4

You're overthinking this - and focusing on the wrong aspect of the cover letter. There is no magic opening line or phrase that's going to get you the job, people are generally looking to hire someone who can do the job not someone who writes a gimmicky cover letter after mainlining a thesaurus. Concentrate on making sure that your cover letter and CV/...


4

While it's clear that you meant only to be polite and effective, it seems to me that there are some subtle issues with the emails you sent that could cause someone to respond negatively. Critique I apologize for emailing again ... This seems a little odd. If it is your job or natural action to email again, then apologizing is a claim that your action is ...


4

Your specific question is "Do you think I can send the email or not?" That is not the most important question you should be asking. Misuse arises both from official policy and recipient reactions, and the latter will "inform" the former. I do not know what views you hold. However, consider: Some people, perhaps many, would consider that: Your views on ...


3

Sending a group mail about non-work-related topics on an official work/academics group address isn't going to help your cause in any way. What most people will probably do is skim the mail, see that it's nonwork related and delete it as spam. If you're unlucky, they remember your name and will from then on handle your other mails (even official ones!) with ...


3

I wouldn't respond as strongly as your counter-party did but you can easily remove two things from your email to make it sound more polite appreciate hearing from you. While you say you appreciate, mostly I have seen this phrase being used when the other person really has no other option (So the "appreciation" may sound basically like an order). ...


2

Another reason for never sending unsolicited emails is that your email may be viewed as a security incident. At my university, a student sent a mass email to 80K people to remind everyone to vote for them in the student elections the next day. The email only took seconds to send but the investigation lasted a year.


2

We all need to negotiate now and then in our life, and not all of us (probably, most of us) don't do well when put on the spot. Some preparation strategies that may help: Prepare for questions Try to anticipate what the other party will say or ask, and what your answer should be. Decide beforehand what you want, and what would be minimally acceptable What ...


2

You should be careful with email when negotiating anything contractual. An email can be just as binding as a signed contract. Sending a "thank you" note expressing your appreciation for the counterparty's time and consideration is certainly appropriate, but be careful not to include any details of what was negotiated. As an aside, here are a few things to ...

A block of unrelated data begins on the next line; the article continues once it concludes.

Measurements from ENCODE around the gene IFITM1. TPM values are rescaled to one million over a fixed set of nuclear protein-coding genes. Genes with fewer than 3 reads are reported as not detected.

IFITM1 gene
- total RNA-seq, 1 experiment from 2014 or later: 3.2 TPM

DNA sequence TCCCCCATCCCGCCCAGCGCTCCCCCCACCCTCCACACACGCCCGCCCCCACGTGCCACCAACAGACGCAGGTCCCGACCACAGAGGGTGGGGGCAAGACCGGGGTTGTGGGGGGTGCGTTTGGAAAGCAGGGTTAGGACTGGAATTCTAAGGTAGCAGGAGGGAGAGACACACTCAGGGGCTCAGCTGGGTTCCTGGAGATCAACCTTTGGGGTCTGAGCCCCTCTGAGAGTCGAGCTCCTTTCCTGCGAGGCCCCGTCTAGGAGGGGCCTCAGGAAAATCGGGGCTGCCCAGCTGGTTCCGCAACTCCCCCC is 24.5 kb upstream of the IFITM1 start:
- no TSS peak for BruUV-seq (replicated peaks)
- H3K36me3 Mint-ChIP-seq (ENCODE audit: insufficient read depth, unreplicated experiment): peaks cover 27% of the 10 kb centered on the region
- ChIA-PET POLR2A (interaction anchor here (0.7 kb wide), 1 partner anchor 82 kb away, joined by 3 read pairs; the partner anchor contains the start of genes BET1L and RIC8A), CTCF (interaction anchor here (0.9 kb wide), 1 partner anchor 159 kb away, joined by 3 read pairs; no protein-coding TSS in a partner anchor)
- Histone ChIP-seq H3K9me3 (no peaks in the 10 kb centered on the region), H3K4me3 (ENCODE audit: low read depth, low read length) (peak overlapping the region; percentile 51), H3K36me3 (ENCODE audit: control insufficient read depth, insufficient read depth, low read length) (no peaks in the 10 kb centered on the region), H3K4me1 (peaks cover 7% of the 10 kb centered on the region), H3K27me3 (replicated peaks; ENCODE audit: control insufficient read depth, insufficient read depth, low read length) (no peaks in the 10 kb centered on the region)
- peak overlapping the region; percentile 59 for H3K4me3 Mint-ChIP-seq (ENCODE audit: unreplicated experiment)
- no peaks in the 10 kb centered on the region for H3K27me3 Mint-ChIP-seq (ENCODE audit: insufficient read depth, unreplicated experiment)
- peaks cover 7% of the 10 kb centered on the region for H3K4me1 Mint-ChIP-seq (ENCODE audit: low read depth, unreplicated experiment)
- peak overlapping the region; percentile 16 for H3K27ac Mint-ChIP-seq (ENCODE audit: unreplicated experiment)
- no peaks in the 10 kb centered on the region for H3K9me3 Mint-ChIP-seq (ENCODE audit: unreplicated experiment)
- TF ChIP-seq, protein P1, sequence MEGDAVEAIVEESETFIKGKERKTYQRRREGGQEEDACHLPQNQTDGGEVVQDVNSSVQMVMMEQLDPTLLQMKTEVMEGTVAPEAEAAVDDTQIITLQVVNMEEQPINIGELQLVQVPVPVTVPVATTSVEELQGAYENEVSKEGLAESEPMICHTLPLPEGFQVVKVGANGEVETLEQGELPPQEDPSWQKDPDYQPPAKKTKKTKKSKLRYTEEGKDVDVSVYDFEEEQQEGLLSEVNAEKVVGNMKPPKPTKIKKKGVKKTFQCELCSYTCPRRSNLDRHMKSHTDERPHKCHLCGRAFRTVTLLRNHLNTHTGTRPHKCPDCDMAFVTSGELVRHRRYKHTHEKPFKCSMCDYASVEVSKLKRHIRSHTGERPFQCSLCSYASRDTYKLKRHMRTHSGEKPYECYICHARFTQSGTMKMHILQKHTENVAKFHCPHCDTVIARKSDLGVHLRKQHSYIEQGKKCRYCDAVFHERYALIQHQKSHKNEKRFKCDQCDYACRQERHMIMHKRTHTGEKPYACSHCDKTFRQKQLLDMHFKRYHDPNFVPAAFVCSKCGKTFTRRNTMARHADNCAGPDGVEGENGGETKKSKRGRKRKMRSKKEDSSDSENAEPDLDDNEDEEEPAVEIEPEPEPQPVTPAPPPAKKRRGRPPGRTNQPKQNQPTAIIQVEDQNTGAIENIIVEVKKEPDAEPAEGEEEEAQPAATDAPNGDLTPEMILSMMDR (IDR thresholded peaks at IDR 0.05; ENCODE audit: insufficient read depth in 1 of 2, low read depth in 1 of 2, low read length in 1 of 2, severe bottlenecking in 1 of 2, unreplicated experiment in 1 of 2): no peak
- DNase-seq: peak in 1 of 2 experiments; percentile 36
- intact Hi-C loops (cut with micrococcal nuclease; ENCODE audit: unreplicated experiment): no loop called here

2

No, don't do it, and yes, it's rude. It's bigger than just email, and it's bigger than a question of company policies. send an email to all the colleagues ... to raise their attention about the topics. You're talking about sending them information that they have not asked for. You have no reason to think that anyone will welcome the information. In ...


2

As I've been on the receiving end of this.... I'd really recommend you stop going by that person's desk unsolicited for these questions. I'd even go so far as to say.... Don't send a skype asking if you can call, or asking if you can stop by their desk on short notice. The polite thing would be to schedule a meeting with a reasonable notice period, or ask ...


2

It's better to hear a single thank you than many sorrys. Do not say sorry, say thank you.


2

Your letter is fine. I like it because it is succinct and talks about why you deserve more. Its actionable, if they offer you between X and Y you will take the job. However, I am confused: and now I decided to join them and they made me a better offer but still low for such a big change. How can you negotiate an offer you already accepted? Its too ...


1

I wouldn't say apologise - but always thank them for their help and, every now and then, go a little further to show your appreciation. (Something like "I appreciate you taking the time to help me with that"). It's natural that you will need time to learn the business, the product, the process etc. It's important however, that you aren't asking the same ...


1

Depends on the culture. For example lets compare Germany and USA. Germans are known for efficiency and getting straight to the point. Your example is quite the normal here. You need update, you ask for it. There is nothing rude in requesting information on something job related. Everything else around the question that doesn't directly contribute to the ...


1

Is this good enough to use for professional emails? I know you said this is a different company - but it still heavily, heavily depends on the context. I've sent similar emails to this to bump existing support requests that aren't answered or resolved within the contractual time - that's fine, as you're (rightly) requesting an update on something that ...